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Archive for the month “December, 2014”

Why I won’t watch New Years on TV tonight

I am writing this on December 31, 2014 at about 8:00 pm Pacific time. In 3 1/2 hours, Disney’s ABC television network will present a special New Year’s Eve show. This show, which has been running for decades and is currently hosted by Ryan Seacrest, brings the viewer all of the excitement of the New Year. This not only includes musical performances that ring in the New Year, but also the drama of watching the dropping of the ball in Times Square to mark the end of 2014 and the beginning of 2015.

It’s a stunning television moment.

But I won’t bother to watch it.

Why should I?

You see, I live in California. By the time that ABC shows the dropping of the ball in Times Square at 11:59 Pacific time, the network will be televising an event that occurred three hours previously. Back at 8:59 Pacific time, when the ball will actually drop, ABC will be showing something else out here in California.

This is just an example of how the West Coast hardly ever sees anything on live television. With the exception of sporting events – well, most sporting events – “live” presentations out here are on a three-hour tape delay. And New Years’ Eve is no different.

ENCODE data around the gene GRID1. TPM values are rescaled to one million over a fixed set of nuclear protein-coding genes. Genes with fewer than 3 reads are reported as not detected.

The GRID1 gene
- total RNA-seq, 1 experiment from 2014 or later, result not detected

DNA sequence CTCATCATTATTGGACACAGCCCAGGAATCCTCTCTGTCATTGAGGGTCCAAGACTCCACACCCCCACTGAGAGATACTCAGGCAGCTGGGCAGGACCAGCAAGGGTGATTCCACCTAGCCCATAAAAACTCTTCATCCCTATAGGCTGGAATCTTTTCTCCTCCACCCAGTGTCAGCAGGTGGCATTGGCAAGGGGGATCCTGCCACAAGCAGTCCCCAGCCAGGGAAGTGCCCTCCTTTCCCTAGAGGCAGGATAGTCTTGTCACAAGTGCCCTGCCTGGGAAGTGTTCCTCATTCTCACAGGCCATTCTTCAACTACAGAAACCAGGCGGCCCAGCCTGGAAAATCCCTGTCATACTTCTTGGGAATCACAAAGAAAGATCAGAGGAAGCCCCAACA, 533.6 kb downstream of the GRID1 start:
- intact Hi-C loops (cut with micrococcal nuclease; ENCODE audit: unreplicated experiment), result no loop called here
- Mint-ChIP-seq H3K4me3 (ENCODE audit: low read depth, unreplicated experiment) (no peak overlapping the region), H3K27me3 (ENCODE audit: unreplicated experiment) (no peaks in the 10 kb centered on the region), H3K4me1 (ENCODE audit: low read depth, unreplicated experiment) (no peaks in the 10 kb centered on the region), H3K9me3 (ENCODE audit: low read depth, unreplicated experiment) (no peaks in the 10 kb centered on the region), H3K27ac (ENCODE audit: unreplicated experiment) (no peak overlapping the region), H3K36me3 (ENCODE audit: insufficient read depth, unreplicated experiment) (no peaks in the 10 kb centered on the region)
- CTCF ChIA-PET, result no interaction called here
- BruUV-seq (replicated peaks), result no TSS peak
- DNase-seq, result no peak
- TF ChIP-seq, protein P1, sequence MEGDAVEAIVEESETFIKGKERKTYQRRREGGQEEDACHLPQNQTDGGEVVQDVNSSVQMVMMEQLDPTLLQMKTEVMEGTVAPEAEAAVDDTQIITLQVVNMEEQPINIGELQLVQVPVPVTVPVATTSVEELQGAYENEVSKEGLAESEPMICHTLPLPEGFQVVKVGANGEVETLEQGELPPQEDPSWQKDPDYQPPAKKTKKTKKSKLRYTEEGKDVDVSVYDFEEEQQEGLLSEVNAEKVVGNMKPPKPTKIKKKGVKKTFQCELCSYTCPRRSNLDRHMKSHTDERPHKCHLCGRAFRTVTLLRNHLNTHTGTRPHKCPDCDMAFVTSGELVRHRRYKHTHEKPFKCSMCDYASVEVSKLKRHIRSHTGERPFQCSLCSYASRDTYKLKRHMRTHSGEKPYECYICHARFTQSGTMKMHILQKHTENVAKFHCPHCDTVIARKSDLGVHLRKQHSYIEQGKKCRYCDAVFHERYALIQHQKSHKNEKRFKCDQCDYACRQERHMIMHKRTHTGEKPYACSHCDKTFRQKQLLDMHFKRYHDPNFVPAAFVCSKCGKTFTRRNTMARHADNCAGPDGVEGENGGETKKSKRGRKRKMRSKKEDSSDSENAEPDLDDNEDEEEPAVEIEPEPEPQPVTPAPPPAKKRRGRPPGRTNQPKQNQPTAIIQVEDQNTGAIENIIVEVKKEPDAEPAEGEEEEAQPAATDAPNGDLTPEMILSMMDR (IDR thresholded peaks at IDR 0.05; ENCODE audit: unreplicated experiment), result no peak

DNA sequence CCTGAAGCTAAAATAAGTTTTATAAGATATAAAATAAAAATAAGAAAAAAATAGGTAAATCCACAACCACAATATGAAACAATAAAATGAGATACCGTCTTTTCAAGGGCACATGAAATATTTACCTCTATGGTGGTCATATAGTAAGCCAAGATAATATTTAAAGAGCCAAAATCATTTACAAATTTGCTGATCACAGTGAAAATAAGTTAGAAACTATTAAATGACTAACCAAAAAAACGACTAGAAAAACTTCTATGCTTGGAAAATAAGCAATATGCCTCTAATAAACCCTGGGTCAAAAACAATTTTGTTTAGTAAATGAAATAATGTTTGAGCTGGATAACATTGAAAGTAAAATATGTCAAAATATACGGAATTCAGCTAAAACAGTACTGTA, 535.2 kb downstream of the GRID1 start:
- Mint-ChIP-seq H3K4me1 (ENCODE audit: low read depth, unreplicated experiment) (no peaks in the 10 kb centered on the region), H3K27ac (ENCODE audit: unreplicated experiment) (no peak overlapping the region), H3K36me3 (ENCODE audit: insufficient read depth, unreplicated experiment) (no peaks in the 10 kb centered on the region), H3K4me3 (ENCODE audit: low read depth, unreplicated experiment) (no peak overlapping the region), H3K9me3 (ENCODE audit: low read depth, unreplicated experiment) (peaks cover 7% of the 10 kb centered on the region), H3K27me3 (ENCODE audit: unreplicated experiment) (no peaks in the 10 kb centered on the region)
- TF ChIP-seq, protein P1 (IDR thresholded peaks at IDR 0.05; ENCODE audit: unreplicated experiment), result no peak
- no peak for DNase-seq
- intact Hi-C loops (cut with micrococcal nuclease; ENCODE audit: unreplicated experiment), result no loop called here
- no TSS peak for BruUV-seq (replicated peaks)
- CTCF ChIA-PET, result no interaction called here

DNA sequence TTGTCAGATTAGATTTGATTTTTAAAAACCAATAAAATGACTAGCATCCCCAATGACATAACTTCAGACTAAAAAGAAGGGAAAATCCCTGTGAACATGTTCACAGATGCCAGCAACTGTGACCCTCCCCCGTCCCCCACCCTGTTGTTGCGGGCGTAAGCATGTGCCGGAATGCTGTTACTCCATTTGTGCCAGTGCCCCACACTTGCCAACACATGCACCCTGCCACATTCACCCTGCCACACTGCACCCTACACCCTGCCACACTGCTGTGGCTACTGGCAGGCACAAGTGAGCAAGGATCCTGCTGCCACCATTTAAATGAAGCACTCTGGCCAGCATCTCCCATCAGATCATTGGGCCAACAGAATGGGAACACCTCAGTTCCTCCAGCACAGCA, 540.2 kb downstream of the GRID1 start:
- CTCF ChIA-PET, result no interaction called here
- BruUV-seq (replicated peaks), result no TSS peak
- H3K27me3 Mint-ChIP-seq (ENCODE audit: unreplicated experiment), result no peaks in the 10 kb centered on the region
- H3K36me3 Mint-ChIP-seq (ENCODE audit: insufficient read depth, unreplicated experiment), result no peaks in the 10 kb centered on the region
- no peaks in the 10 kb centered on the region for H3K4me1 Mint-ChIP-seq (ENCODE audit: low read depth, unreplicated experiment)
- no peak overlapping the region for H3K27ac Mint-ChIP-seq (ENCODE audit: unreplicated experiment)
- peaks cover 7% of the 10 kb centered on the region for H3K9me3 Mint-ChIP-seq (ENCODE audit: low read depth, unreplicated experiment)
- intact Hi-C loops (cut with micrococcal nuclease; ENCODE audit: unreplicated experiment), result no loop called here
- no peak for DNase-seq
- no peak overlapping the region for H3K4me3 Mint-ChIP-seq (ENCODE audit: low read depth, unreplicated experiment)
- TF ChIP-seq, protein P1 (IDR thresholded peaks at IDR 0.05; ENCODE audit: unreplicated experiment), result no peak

So why turn on the TV at midnight to see a “live” event that isn’t live? If I’m going to watch history, I might as well watch the History Channel.

Happy New Year.

P.S. Years ago, Los Angeles radio hosts Kevin and Bean hosted a television show that broadcast a West Coast New Year’s celebration. Sadly, it didn’t catch on.

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Sterling Crispin asks what facial recognition is recognizing

(DISCLOSURE: I am employed in the biometrics industry.)

Planet Biometrics brought Sterling Crispin to my attention. Crispin is an artist who explores the relationship between technology and humanity.

Technology is an extension of humanity and an embodiment of the human spirit, rather than an external force that one must mitigate. Yet this distributed life-form pulsing on the surface of the earth has its own agency and agenda. My artistic practice explores the relationships between this exponentially growing techno-organism as it relates to spirituality, human consciousness and impermanence.

One of his projects includes his look at my industry. If you are not familiar with the way in which biometric matching systems (such as automated fingerprint identification systems and facial recognition systems) work, it’s important to note that such systems do not compare fingerprints and faces per se. They take images of fingerprints and faces and then process them, reducing them to mathematical representations that can be processed by computers and “matched.” (See this post for an example of how fingerprints are represented in a system.)

The end result is what interests Crispin.